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The Question of Identity: Ethnicity, Language, Religion, and Gender

Islamic Period:  Diversity and Pluralism

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Colossal Statue of King Tutankhamun

Colossal Statue of King Tutankhamun

The discovery of King Tut’s tomb in 1924 inspired Egyptomania in Europe, America and the Middle East. Modern Egyptians took great pride in their nation’s pharonic past.

This heavily restored eighteenth Dynasty royal statue was excavated by the Oriental Institute in the ruins of the mortuary temple of Kings Aye and Horemheb on the West Bank in Luxor near Medinet Habu. The restoration is based on a better-preserved statue, which was found with it and kept in Egypt.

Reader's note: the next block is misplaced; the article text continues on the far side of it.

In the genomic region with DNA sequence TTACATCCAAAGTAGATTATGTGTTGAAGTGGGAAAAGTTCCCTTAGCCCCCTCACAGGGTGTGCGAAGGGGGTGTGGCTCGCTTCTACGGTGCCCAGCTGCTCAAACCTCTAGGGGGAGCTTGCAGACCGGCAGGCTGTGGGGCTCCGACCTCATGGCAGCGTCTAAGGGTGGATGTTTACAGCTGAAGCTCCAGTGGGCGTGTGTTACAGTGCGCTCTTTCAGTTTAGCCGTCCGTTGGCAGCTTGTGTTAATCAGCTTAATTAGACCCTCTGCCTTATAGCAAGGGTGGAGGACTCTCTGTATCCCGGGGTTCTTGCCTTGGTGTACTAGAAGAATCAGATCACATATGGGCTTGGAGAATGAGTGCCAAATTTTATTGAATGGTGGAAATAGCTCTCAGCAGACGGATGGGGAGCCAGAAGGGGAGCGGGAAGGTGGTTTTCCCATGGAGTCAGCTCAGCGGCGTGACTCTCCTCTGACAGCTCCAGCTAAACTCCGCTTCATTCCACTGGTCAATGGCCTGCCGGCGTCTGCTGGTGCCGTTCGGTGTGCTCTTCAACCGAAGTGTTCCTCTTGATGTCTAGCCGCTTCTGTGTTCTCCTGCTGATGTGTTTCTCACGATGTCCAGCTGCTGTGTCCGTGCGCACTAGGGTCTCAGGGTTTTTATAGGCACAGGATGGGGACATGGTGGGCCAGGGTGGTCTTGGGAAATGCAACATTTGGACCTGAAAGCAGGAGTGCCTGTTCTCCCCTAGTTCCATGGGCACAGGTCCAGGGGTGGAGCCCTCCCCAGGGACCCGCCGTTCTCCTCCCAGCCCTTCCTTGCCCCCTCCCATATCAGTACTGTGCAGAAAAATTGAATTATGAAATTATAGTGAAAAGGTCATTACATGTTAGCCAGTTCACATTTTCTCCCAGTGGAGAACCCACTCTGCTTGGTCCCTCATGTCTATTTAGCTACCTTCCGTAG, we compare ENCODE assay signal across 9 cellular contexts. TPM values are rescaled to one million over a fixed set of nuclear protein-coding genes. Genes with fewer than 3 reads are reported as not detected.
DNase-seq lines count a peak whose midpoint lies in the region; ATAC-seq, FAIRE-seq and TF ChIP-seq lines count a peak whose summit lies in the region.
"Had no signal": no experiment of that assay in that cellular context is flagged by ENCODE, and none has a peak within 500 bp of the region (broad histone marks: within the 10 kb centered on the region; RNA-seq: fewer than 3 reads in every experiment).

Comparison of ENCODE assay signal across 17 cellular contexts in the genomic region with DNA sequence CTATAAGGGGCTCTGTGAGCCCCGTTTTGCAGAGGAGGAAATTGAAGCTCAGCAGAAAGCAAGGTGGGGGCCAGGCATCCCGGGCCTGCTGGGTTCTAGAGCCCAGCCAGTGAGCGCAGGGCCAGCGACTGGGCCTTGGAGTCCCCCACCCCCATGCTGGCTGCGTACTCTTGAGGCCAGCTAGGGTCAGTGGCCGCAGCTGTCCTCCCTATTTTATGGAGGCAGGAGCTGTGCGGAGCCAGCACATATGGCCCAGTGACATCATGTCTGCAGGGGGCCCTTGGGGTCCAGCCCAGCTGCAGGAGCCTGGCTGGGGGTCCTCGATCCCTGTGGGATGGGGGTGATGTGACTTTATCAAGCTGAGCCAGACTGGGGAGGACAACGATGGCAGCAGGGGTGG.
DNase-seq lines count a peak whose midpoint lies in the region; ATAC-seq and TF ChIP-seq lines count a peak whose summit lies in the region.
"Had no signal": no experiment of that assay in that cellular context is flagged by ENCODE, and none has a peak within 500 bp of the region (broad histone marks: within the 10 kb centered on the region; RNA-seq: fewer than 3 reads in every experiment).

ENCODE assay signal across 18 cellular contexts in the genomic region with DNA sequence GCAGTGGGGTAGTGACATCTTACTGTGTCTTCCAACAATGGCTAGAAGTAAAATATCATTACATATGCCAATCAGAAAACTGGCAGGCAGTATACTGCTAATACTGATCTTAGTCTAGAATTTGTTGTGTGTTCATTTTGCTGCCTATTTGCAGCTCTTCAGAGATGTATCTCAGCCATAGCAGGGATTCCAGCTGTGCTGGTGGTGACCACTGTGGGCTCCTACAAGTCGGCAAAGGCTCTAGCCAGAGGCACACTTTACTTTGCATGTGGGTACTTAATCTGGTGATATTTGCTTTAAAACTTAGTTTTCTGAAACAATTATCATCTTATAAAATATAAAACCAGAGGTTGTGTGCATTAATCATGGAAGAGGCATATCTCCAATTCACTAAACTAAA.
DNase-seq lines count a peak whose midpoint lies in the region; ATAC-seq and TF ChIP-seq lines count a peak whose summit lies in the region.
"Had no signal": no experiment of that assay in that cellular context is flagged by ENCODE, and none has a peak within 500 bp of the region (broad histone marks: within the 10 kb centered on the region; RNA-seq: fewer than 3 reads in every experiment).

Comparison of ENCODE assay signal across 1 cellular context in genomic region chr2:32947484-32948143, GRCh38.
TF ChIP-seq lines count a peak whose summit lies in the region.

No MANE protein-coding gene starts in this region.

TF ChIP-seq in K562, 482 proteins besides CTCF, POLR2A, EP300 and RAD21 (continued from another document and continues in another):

The inscription preserved on the statue includes the names of King Horemheb, but the cartouches and many of the epithets on the back pillar have been re-cut, indicating that the statue was originally commissioned for an earlier ruler. Although traces of the original text can be restored as the name of Aye, the predecessor of Horemheb, the youthful features of this statue suggest that it was commissioned by, or on behalf of, King Tutankhamun for his own funerary temple.

This typical royal striding statue was originally accompanied by a small figure of the queen standing by his left leg and reaching just above the knee. It well exemplifies both the central role of the king and kingship in Egyptian civilization and the artistic convention of using size to indicate relative importance of individuals.

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